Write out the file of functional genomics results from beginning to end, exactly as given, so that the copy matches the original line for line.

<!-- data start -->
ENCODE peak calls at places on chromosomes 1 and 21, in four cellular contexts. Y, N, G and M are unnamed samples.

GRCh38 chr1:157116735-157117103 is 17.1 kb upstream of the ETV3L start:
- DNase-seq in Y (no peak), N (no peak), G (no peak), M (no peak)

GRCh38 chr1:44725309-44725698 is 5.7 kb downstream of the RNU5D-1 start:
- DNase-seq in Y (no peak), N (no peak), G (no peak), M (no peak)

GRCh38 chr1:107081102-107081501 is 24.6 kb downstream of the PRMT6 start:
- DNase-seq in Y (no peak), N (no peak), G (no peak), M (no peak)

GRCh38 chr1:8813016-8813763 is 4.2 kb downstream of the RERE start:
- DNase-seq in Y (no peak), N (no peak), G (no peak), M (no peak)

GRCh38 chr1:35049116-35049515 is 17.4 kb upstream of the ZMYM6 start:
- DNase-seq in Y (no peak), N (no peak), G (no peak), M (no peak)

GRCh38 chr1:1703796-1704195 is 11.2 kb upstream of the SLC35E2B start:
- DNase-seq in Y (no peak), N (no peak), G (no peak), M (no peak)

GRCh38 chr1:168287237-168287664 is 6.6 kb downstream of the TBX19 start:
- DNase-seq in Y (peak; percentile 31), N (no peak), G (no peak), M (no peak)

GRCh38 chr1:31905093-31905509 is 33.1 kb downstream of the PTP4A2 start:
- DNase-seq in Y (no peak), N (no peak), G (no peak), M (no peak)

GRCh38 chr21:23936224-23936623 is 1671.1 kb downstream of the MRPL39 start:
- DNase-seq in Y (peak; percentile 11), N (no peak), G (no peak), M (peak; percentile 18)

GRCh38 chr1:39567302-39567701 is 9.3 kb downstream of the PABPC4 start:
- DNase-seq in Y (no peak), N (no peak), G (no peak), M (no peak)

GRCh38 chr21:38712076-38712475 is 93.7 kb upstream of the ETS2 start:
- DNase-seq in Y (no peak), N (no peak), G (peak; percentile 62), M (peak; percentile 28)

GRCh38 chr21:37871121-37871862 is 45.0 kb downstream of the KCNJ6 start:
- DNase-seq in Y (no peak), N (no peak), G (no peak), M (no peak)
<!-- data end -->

ENCODE peak calls at places on chromosomes 1 and 21, in four cellular contexts. Y, N, G and M are unnamed samples.

GRCh38 chr1:157116735-157117103 is 17.1 kb upstream of the ETV3L start:
- DNase-seq in Y (no peak), N (no peak), G (no peak), M (no peak)

GRCh38 chr1:44725309-44725698 is 5.7 kb downstream of the RNU5D-1 start:
- DNase-seq in Y (no peak), N (no peak), G (no peak), M (no peak)

GRCh38 chr1:107081102-107081501 is 24.6 kb downstream of the PRMT6 start:
- DNase-seq in Y (no peak), N (no peak), G (no peak), M (no peak)

GRCh38 chr1:8813016-8813763 is 4.2 kb downstream of the RERE start:
- DNase-seq in Y (no peak), N (no peak), G (no peak), M (no peak)

GRCh38 chr1:35049116-35049515 is 17.4 kb upstream of the ZMYM6 start:
- DNase-seq in Y (no peak), N (no peak), G (no peak), M (no peak)

GRCh38 chr1:1703796-1704195 is 11.2 kb upstream of the SLC35E2B start:
- DNase-seq in Y (no peak), N (no peak), G (no peak), M (no peak)

GRCh38 chr1:168287237-168287664 is 6.6 kb downstream of the TBX19 start:
- DNase-seq in Y (peak; percentile 31), N (no peak), G (no peak), M (no peak)

GRCh38 chr1:31905093-31905509 is 33.1 kb downstream of the PTP4A2 start:
- DNase-seq in Y (no peak), N (no peak), G (no peak), M (no peak)

GRCh38 chr21:23936224-23936623 is 1671.1 kb downstream of the MRPL39 start:
- DNase-seq in Y (peak; percentile 11), N (no peak), G (no peak), M (peak; percentile 18)

GRCh38 chr1:39567302-39567701 is 9.3 kb downstream of the PABPC4 start:
- DNase-seq in Y (no peak), N (no peak), G (no peak), M (no peak)

GRCh38 chr21:38712076-38712475 is 93.7 kb upstream of the ETS2 start:
- DNase-seq in Y (no peak), N (no peak), G (peak; percentile 62), M (peak; percentile 28)

GRCh38 chr21:37871121-37871862 is 45.0 kb downstream of the KCNJ6 start:
- DNase-seq in Y (no peak), N (no peak), G (no peak), M (no peak)